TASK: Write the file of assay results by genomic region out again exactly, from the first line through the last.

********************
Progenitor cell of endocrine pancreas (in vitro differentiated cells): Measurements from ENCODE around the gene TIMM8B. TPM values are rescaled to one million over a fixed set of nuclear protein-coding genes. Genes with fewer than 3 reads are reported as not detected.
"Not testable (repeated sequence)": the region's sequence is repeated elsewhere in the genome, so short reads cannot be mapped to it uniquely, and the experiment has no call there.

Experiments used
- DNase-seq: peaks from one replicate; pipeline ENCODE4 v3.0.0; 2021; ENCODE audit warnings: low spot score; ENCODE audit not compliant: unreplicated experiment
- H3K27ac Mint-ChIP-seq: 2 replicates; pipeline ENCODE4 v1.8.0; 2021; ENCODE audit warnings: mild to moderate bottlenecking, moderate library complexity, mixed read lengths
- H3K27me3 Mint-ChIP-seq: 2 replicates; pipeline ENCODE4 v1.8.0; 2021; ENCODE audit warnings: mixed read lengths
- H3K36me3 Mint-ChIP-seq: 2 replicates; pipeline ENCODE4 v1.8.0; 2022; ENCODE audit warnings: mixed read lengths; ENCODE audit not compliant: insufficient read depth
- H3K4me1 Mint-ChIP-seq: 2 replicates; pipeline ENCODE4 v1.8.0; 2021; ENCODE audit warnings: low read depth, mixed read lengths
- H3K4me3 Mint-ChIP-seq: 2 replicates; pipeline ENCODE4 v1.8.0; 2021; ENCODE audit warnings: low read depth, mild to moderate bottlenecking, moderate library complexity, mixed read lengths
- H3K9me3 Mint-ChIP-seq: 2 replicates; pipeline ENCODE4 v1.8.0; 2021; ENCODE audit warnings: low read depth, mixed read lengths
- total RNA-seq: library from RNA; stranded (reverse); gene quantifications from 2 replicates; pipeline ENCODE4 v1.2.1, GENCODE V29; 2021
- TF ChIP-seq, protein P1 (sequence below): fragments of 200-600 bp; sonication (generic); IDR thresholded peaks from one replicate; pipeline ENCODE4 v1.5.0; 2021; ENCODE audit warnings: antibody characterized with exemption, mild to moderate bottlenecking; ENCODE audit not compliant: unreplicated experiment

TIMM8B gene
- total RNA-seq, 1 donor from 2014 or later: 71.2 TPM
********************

Progenitor cell of endocrine pancreas (in vitro differentiated cells): Measurements from ENCODE around the gene TIMM8B. TPM values are rescaled to one million over a fixed set of nuclear protein-coding genes. Genes with fewer than 3 reads are reported as not detected.
"Not testable (repeated sequence)": the region's sequence is repeated elsewhere in the genome, so short reads cannot be mapped to it uniquely, and the experiment has no call there.

Experiments used
- DNase-seq: peaks from one replicate; pipeline ENCODE4 v3.0.0; 2021; ENCODE audit warnings: low spot score; ENCODE audit not compliant: unreplicated experiment
- H3K27ac Mint-ChIP-seq: 2 replicates; pipeline ENCODE4 v1.8.0; 2021; ENCODE audit warnings: mild to moderate bottlenecking, moderate library complexity, mixed read lengths
- H3K27me3 Mint-ChIP-seq: 2 replicates; pipeline ENCODE4 v1.8.0; 2021; ENCODE audit warnings: mixed read lengths
- H3K36me3 Mint-ChIP-seq: 2 replicates; pipeline ENCODE4 v1.8.0; 2022; ENCODE audit warnings: mixed read lengths; ENCODE audit not compliant: insufficient read depth
- H3K4me1 Mint-ChIP-seq: 2 replicates; pipeline ENCODE4 v1.8.0; 2021; ENCODE audit warnings: low read depth, mixed read lengths
- H3K4me3 Mint-ChIP-seq: 2 replicates; pipeline ENCODE4 v1.8.0; 2021; ENCODE audit warnings: low read depth, mild to moderate bottlenecking, moderate library complexity, mixed read lengths
- H3K9me3 Mint-ChIP-seq: 2 replicates; pipeline ENCODE4 v1.8.0; 2021; ENCODE audit warnings: low read depth, mixed read lengths
- total RNA-seq: library from RNA; stranded (reverse); gene quantifications from 2 replicates; pipeline ENCODE4 v1.2.1, GENCODE V29; 2021
- TF ChIP-seq, protein P1 (sequence below): fragments of 200-600 bp; sonication (generic); IDR thresholded peaks from one replicate; pipeline ENCODE4 v1.5.0; 2021; ENCODE audit warnings: antibody characterized with exemption, mild to moderate bottlenecking; ENCODE audit not compliant: unreplicated experiment

TIMM8B gene
- total RNA-seq, 1 donor from 2014 or later: 71.2 TPM